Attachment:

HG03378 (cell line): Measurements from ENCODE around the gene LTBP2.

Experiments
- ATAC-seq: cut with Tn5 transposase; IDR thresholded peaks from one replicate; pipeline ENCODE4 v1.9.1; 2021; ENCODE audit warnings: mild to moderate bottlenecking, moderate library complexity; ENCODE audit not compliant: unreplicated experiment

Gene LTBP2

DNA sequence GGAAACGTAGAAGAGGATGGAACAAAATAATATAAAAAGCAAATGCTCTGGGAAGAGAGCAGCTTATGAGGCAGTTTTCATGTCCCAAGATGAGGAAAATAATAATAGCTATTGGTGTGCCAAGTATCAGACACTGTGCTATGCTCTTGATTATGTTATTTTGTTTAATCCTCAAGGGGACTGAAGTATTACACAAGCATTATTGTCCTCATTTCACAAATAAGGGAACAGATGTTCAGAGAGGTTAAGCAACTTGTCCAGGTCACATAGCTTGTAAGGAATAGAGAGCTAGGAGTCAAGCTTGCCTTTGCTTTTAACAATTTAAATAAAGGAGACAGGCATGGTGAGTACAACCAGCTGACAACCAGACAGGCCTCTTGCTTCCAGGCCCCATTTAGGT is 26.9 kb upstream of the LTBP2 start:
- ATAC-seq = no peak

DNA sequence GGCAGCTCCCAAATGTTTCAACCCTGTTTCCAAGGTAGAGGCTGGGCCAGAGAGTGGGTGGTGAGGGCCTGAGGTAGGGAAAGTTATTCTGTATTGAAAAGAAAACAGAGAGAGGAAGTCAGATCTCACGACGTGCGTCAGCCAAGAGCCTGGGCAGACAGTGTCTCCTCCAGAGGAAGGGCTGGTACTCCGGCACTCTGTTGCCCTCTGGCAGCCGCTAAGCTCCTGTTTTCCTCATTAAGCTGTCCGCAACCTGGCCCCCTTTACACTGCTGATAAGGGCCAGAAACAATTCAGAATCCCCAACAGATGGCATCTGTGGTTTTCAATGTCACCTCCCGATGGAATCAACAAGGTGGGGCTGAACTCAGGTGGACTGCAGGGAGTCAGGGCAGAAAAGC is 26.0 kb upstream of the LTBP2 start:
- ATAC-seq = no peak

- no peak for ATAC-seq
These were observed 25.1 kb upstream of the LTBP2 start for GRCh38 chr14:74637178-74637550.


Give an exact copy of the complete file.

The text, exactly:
HG03378 (cell line): Measurements from ENCODE around the gene LTBP2.

Experiments
- ATAC-seq: cut with Tn5 transposase; IDR thresholded peaks from one replicate; pipeline ENCODE4 v1.9.1; 2021; ENCODE audit warnings: mild to moderate bottlenecking, moderate library complexity; ENCODE audit not compliant: unreplicated experiment

Gene LTBP2

DNA sequence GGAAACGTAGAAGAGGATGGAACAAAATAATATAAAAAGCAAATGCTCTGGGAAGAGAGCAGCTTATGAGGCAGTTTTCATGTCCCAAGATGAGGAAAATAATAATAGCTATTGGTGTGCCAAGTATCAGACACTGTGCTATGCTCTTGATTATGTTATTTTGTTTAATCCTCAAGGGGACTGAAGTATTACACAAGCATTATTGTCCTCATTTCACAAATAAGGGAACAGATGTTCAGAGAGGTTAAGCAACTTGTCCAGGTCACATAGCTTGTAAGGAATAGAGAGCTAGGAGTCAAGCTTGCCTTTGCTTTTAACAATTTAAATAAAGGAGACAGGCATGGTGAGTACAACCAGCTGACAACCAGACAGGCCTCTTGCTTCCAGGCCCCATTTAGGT is 26.9 kb upstream of the LTBP2 start:
- ATAC-seq = no peak

DNA sequence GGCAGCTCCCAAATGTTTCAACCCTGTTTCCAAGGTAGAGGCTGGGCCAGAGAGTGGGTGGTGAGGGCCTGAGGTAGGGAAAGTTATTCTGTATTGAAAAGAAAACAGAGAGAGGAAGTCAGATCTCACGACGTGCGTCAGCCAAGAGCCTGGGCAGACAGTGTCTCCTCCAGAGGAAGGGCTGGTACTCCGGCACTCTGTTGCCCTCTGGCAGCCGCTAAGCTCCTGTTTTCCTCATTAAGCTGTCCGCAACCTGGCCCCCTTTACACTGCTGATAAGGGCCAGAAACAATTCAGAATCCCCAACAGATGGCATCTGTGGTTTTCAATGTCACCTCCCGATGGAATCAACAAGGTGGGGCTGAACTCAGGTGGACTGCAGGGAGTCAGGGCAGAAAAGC is 26.0 kb upstream of the LTBP2 start:
- ATAC-seq = no peak

- no peak for ATAC-seq
These were observed 25.1 kb upstream of the LTBP2 start for GRCh38 chr14:74637178-74637550.